Washington's Week 1 Woes: Will the Redskins Bounce Back?
The Washington Redskins revamped their offense in the offseason with the additions of Desean Jackson and Andre Roberts. Explosive, breakout candidate tight end Jordan Reed was back healthy (and, of course, that only lasted for one catch) as well.
Overall, things were looking up for the three-win team from a year ago. After Week 1, it appears that the same problems were exposed in an ugly loss to the Houston Texans.
Although the Redskins were able to move the ball at certain points in their opener, turnovers and the lack of a vertical passing game hurt the Redskins against the Texans. After scoring only six points (thanks Darrel Young, that helped no one), the question now is: what should we expect from this offense moving forward?
Let's look at our advanced metrics to see if you should be buying the Redskins offense low or selling them for scraps while you still can.
Washington Redskins By the Numbers
One of the great things about numberFire is that we don't take numbers at face value. For instance, Robert Griffin III's passer rating of 96.7 indicates that he had a solid outing. 267 yards and no interceptions seems like a decent day at the office, right?
Not so fast. According to our Net Expected Points (NEP) metrics, the Redskins Passing Net Expected Points tally ranked 26th with a score of -7.21.
The running game looked better in the box score, as the team averaged 5.7 yards per carry. But according to our Adjusted Rushing NEP metric, the Redskins rank 23rd with a score of -1.97 after one week of football.
The offense as a whole are fifth worst in the league according to our metrics after Week 1.
Analyzing the Players
In the offseason, Robert Griffin III claimed that he would quiet his critics. As our own JJ Zachariason points out in this preseason look at RG3, the criticism has been valid. RG3's numbers plummeted in 2013, down from his electric rookie 2012 campaign.
In Week 1, Robert Griffin III seemed to be mired in the same poor quarterback play that we saw from him in 2013. Looking at our Net Expected Points (NEP) metrics, he ranked 26th against the Texans in the Passing Net Expected Points metric with a score of -7.21.
His Passing NEP per drop back was equally unimpressive, as his -0.18 score was 7th worst among quarterbacks.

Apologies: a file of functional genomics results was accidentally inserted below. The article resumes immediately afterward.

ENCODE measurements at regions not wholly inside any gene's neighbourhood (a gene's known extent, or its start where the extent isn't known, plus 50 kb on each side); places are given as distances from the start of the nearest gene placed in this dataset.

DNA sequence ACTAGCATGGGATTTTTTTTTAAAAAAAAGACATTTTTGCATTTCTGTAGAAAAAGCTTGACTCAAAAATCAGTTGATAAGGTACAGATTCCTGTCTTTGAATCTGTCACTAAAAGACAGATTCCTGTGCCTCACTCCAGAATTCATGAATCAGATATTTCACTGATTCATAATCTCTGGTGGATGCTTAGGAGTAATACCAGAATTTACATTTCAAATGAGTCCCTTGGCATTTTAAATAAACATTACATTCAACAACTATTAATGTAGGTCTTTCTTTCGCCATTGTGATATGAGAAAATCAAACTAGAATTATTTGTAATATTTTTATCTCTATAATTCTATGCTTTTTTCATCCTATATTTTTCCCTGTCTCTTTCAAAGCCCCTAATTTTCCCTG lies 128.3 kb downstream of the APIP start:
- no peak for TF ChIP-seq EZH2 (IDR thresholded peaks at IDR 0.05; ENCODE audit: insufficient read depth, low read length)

The bottom line is that without the threat of the run, RGIII has been a below average quarterback. The Redskins need to reinstate some of the read-option offense that made him such a success in Year 1. Because this is the same story we saw a season ago.
As you might imagine, the Redskins receivers didn't grade out well according to our Net Expected Points metrics as well. Among the 41 receivers who had five or more catches in Week 1, Desean Jackson ranked 36th in terms of Reception NEP, with a score of 2.63. Pierre Garcon wasn't much better, as his 3.71 Reception NEP score was 31st among the same group.
It wasn't all bad for the Redskins offense though. The running game opened up good lanes for Alfred Morris, to the tune of 6.5 yards per carry. Among runners with at least 10 carries in Week 1, Alfred Morris ranked eighth with a Rushing Net Expected Points score of 1.84. His ball security issues need to be corrected, otherwise, Morris looked fantastic in the opener.
Change-of-pace back Roy Helu also looked good against the Texans. Although he only had four carries, his 3.94 Rushing NEP score was sixth best among all runners in Week 1, and his 0.98 Rushing NEP per touch ranked third.
Buy or Sell?
One game is certainly not enough of a sample size to predict that the entire season will be poor for the Redskins offense.
But one thing is clear: the Redskins have a lot of work to do to get to the elite, high-flying offense that some predicted in the offseason.
Let's see if they can bounce back against a poor Jacksonville team this week.